Global Edition

Capillary Wash Box saving tonnes of sand at Delsjö

10.46am 11th August 2021 - Course Development

Delsjö Golfklubb in Sweden is using the revolutionary Wash Box from Capillary Bunkers to make the sand in its bunkers last longer and play better.

The Wash Box, an innovative construction that costs less than £75, sits in the Capillary Concrete liner at the lowest point of the bunker, above the bunker’s main drain. Because contaminants – silt, clay or organic particles – float in water for more than a minute, whereas the bunker sand does not, washing the sand separates those particles and enables them to drain away through the Capillary Wash Box.

Delsjö, the club where Capillary Bunkers inventor and CEO Martin Sternberg grew up, was one of the pioneer sites for the Wash Box, which was installed in the third quarter of 2020.

Sternberg said: “In discussions with the Delsjö club, superintendent Kevin Collins told us ‘Keeping our sands clean with the soils we have always has been a huge problem. Regardless of how good your construction is, you will always get contaminations in the sand here: clippings, algae, clay and silt run-offs and the like. The bunker sands play very differently depending on how much contamination each bunker gets. This is the first solution we have ever seen work where we do not have to replace the sand’.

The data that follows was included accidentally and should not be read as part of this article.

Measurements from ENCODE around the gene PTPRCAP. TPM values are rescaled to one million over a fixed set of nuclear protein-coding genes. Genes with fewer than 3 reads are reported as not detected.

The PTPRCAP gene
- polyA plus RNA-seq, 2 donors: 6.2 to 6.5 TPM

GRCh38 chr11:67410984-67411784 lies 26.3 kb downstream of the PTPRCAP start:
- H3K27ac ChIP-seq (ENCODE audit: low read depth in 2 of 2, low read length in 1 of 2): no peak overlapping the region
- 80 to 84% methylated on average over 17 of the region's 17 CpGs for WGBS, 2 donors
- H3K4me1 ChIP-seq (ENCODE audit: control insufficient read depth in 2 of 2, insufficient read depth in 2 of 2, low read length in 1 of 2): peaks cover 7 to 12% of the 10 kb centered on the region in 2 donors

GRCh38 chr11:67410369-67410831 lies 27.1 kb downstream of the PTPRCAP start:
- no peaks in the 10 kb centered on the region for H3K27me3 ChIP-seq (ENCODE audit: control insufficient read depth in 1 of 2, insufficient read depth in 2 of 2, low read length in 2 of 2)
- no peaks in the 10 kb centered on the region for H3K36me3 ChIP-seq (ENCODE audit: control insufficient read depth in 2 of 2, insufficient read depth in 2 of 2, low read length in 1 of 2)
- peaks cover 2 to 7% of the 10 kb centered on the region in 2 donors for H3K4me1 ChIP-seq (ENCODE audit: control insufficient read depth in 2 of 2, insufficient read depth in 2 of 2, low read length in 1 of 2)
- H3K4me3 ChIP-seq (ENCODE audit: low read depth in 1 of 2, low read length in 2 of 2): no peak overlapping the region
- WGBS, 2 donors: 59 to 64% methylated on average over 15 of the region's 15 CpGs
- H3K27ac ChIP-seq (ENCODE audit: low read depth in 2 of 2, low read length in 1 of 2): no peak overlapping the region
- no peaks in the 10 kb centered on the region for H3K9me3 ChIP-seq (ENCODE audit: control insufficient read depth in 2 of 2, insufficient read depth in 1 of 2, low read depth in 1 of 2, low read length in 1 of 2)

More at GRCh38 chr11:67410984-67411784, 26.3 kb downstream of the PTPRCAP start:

“This spring, Kevin washed his first bunkers and removed all the winter dirt from them – saving a substantial quantity of sand and therefore a lot of money. This is a huge sustainability issue for golf – sands are very expensive and it’s not very environmentally friendly to keep adding and changing sand all the time, not to mention all the work involved where instead washing a single bunker only takes a couple of hours.

Sternberg added: “Golf’s use of sand is one of its worst impacts on the environment, and the game needs to show that it is moving in the right direction. The Capillary Wash Box is a very positive trend for the game. And it is applicable in virtually every environment in which golf is played. In Florida, for example, courses waste hundreds of tonnes of sand every year because of algae. At the some of the most prominent courses in West Palm Beach, a few hours of washing now completely cleans all the algae from the sand and bunkers look like new and stay clean for more than a year until next wash is needed, saving the crews many hours and dollars.”


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